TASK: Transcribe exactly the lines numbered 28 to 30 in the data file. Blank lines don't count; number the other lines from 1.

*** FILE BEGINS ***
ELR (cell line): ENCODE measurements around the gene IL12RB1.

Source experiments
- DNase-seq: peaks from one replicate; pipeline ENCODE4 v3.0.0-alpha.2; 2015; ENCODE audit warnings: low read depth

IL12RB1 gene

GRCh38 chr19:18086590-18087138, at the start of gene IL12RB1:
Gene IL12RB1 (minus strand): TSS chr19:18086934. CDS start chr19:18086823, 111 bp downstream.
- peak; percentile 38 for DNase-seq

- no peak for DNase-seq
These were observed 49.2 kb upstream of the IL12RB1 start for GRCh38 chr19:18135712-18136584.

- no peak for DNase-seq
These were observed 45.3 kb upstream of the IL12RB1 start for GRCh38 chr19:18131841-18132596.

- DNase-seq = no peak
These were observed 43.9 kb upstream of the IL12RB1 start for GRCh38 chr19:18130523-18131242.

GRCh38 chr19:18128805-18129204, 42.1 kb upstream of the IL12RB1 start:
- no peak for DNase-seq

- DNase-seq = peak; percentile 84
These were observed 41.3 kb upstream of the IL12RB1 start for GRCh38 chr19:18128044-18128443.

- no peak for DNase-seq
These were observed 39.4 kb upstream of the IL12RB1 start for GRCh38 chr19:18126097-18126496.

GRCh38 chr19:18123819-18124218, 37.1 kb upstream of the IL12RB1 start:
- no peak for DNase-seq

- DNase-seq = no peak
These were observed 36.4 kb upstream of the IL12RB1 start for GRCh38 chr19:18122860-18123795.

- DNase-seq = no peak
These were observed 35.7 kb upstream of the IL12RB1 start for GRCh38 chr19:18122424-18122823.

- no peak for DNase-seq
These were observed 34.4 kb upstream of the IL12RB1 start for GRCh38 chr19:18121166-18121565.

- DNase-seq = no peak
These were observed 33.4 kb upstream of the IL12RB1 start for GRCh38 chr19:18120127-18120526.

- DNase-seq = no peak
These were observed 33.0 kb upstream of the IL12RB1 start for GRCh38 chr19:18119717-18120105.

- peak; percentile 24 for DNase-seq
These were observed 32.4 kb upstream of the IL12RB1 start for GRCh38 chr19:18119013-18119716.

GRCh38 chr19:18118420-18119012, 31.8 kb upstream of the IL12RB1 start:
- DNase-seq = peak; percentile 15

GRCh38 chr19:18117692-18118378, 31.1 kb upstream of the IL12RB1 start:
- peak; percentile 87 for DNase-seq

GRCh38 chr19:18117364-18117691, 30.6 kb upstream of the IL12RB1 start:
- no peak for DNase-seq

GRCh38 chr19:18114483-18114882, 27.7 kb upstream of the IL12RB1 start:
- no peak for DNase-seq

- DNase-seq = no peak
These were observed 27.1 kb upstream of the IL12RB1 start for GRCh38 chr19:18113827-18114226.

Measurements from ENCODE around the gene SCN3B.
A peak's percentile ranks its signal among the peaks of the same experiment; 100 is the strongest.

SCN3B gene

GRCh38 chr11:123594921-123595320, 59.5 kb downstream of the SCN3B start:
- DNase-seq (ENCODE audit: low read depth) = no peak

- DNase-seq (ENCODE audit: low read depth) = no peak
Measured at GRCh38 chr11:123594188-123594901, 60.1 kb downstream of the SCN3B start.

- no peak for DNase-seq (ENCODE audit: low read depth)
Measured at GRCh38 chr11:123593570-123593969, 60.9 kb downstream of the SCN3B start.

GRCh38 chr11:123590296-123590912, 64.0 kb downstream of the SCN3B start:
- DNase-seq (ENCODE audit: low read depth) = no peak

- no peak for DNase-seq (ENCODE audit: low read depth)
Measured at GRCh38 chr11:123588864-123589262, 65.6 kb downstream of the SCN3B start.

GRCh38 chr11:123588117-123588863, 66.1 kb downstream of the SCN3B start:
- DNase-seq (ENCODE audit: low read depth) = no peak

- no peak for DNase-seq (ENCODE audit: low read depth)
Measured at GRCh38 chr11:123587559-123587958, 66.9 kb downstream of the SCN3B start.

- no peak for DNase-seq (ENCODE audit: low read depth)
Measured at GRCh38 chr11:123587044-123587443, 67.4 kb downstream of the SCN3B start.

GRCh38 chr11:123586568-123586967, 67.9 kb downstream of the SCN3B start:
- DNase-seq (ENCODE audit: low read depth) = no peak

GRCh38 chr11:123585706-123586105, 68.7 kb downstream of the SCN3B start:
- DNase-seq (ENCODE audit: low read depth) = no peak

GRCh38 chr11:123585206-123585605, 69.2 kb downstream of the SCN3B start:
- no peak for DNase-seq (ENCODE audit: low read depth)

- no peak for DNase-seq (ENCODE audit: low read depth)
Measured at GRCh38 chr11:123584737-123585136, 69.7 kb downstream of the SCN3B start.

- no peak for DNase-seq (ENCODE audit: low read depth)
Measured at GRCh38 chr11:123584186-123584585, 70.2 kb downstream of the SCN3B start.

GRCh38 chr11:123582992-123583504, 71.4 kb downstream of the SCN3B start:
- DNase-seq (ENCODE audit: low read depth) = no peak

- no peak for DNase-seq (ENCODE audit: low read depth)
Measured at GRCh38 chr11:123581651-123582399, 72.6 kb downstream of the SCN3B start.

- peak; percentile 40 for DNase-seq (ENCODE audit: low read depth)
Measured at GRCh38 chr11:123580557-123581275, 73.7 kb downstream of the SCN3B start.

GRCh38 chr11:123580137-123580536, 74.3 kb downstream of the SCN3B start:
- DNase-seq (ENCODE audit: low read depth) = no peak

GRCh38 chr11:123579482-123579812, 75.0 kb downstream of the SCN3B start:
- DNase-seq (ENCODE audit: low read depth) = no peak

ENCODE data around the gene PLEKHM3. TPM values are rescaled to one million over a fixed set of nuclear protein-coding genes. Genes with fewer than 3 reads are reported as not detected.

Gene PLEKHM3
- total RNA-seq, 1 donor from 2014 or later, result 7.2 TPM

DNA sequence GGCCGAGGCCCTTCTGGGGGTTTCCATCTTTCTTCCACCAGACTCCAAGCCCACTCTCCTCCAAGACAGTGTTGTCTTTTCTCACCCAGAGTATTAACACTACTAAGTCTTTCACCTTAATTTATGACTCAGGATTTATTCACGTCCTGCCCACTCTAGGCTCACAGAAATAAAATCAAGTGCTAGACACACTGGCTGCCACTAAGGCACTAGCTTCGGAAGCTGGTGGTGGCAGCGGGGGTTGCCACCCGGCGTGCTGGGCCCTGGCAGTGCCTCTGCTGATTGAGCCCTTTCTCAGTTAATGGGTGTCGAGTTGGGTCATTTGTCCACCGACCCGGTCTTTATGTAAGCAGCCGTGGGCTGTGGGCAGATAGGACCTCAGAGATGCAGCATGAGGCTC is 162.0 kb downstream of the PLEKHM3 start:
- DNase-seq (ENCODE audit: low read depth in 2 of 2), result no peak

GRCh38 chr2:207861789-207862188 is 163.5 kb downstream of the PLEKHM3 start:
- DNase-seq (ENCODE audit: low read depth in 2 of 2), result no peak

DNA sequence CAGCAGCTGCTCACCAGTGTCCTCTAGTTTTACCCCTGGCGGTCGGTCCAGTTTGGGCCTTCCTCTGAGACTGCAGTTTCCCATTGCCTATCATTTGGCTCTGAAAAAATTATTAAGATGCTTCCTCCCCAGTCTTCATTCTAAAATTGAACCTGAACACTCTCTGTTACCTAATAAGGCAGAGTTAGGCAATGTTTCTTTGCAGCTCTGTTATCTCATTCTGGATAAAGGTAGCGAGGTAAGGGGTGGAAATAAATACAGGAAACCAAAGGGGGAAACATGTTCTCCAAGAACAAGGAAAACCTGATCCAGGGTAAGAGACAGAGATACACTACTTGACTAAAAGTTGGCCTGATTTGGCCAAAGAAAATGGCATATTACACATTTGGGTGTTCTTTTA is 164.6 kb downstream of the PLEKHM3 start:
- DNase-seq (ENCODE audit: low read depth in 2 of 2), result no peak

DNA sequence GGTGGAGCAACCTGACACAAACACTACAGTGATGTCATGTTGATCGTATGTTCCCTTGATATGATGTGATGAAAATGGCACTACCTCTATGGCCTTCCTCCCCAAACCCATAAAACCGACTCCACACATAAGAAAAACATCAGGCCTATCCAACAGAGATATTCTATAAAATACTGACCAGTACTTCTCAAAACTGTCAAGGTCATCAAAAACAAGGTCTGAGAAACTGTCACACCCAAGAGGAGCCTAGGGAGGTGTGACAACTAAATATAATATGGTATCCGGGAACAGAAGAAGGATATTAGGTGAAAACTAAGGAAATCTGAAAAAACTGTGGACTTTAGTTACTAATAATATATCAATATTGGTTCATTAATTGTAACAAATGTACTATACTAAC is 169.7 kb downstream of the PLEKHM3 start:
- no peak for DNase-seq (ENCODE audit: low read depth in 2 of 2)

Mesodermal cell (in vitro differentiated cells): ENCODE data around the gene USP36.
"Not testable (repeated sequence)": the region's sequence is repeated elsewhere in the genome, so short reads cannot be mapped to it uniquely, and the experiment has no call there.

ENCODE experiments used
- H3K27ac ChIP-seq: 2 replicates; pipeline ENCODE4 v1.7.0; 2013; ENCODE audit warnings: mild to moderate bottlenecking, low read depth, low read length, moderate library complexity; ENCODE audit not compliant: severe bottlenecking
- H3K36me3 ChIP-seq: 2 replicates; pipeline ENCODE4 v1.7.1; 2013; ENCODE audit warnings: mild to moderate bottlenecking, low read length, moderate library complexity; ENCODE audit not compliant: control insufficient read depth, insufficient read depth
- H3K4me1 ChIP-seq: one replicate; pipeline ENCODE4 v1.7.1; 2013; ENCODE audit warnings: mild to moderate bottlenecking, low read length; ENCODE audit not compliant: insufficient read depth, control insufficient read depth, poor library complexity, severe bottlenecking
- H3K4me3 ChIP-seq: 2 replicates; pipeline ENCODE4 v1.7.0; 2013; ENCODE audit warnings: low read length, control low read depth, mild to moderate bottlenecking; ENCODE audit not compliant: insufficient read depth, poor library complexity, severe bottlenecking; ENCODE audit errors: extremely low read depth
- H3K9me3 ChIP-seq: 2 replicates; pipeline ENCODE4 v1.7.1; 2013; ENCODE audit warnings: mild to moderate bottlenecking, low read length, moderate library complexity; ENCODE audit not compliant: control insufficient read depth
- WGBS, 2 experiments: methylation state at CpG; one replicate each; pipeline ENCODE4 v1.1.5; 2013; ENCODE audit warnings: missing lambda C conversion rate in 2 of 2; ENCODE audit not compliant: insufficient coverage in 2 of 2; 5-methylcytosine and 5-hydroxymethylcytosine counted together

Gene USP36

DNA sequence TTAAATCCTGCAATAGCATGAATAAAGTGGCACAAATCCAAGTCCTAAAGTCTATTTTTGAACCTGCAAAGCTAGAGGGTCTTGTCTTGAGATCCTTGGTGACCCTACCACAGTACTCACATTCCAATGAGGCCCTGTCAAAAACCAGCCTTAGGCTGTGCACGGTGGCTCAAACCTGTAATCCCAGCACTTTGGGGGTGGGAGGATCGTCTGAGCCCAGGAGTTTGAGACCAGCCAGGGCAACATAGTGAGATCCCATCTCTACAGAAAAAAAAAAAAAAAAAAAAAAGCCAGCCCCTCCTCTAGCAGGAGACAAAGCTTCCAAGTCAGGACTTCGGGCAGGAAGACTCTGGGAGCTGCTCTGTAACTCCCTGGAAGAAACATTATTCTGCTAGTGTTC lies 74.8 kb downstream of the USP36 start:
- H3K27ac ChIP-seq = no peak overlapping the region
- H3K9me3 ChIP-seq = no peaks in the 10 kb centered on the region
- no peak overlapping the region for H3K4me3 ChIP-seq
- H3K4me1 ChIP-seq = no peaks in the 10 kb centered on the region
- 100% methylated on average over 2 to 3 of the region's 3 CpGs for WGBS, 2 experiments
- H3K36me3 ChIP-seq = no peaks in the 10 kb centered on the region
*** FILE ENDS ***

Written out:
- DNase-seq = no peak
These were observed 33.4 kb upstream of the IL12RB1 start for GRCh38 chr19:18120127-18120526.

- DNase-seq = no peak